When a lab experiment results in a group of scientists gaining extremely long life, they realize that if they stay on Earth, they'll soon become lab specimens. To escape this, they decide to travel to the stars. Unfortunately, the stars are already occupied.
©2009 Kenneth E. Ingle (P)2010 Books In Motion
Definitely more intellectual than exciting. I don't mind intellectual writing,but prefer it in equal measures of excitement and either comedy or wit.
I was led on by the hope that it got better, only to find disappointment in the end.
The beginning of this novel, a genetic accident creating long life, is no worse that other inventions (frozen sleep, etc.), to build the foundation for mankind's first visit to the stars. It does offer some interesting plot support. Once you get through that, and the lack of science content, you have a great book of first contact with mankind the underdogs! Reminds me of some of the great SF of the 60's & 70's, which I have sorely missed.
He would pause at odd times and he sounded like he was taking a dump, he had to push the words out. It was really weird.
It was an interesting idea, poorly executed though and very unbelievable.
Overall, a decent SF storyline. I wish the author could have developed the character of Michael more. He's introduced as having better than normal strategic and tactical skills but later in the book, when conflict erupts, he's nowhere to be found. I agree with an earlier reviewer that the book lacks science and details surrounding the technology and engineering used. But I enjoyed it none the less.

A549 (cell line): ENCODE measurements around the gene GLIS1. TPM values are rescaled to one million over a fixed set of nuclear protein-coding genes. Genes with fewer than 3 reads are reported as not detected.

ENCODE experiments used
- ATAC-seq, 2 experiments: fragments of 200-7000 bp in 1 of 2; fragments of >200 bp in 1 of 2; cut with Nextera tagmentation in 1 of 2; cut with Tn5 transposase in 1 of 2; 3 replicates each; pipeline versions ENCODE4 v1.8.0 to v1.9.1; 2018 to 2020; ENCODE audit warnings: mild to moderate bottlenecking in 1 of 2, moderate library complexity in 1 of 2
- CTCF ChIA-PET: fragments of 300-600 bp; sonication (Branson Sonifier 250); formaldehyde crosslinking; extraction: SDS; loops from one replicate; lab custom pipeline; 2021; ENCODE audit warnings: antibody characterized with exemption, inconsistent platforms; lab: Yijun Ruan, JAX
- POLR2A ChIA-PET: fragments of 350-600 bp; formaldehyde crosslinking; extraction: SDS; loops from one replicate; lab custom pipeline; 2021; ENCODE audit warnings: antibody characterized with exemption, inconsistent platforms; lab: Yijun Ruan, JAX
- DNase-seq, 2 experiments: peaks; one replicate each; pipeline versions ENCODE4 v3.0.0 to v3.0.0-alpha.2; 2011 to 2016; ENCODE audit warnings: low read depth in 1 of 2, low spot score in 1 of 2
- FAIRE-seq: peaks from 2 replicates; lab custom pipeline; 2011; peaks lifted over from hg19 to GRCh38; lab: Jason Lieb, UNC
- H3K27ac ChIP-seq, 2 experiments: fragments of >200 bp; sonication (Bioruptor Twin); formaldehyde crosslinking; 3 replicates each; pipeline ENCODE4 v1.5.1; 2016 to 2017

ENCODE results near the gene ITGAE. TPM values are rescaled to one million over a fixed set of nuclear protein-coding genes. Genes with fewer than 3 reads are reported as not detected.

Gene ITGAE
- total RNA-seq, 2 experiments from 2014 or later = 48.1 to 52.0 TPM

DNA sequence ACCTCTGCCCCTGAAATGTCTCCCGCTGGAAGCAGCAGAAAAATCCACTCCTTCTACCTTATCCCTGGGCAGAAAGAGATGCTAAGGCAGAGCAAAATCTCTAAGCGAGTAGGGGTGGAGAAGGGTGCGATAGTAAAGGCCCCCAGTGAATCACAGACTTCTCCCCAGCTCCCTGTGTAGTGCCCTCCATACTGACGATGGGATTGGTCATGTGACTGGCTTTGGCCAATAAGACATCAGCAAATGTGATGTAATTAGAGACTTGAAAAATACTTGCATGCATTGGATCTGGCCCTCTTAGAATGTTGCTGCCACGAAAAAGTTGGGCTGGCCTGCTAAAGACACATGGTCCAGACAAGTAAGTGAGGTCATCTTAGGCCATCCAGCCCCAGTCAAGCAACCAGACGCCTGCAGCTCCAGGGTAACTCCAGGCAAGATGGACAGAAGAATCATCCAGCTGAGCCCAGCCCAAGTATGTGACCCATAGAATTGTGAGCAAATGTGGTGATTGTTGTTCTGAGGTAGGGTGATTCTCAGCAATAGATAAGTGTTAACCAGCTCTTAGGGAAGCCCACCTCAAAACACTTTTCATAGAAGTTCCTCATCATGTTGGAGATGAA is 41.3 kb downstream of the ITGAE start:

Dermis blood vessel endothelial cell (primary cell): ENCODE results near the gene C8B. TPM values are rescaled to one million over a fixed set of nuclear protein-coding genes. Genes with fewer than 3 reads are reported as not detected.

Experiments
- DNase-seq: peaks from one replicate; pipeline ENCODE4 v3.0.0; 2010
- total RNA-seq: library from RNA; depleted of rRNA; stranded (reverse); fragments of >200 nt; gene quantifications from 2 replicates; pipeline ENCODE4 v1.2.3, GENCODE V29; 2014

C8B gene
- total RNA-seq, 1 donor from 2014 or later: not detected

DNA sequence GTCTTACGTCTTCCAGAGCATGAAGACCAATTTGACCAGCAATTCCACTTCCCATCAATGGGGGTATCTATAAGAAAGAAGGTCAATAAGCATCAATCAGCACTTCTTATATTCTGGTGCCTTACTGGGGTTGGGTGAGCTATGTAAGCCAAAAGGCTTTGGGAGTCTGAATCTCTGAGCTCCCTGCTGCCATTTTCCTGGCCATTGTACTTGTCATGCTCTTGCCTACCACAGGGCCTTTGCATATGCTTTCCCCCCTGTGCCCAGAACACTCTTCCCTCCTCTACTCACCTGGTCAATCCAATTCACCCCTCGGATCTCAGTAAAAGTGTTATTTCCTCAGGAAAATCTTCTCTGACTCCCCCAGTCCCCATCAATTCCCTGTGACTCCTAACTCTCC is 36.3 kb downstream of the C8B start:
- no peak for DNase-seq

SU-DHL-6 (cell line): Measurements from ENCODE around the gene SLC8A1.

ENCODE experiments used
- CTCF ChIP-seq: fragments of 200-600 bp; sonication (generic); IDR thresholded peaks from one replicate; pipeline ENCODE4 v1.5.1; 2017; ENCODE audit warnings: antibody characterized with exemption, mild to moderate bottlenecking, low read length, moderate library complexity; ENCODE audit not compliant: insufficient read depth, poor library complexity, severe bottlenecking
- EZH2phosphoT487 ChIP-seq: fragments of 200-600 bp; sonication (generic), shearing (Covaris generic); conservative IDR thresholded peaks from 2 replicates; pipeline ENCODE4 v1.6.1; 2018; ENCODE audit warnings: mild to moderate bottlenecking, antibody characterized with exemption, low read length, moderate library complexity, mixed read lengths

The story line is good, but it reads like a collection of short stories. Instead of picking a few plot points and expanding on them the author packs in so many that the story becomes quite dull and under-developed.
On the plus side, the reader had a warm narrative voice and good characterisation.
On the minus side, the writing is very much low space opera and it appears that the only good aliens are subserviant to humans or dead. A group of highly intelligent scientists who claim to be opposed to war attack every alien that they can find, sometimes even before identifying the species. Anyone who doesn't agree with this policy is considered a traitor and must be killed.
This book follows the Ronald Reagan school of interspecies co-operation. This feels like the author's position rather than that of the characters. If that is what you like then you will probably like the approach in this book. If not then maybe another title would be better for you. For my money, this was a poor choice both because of the agenda and indifferent writing.
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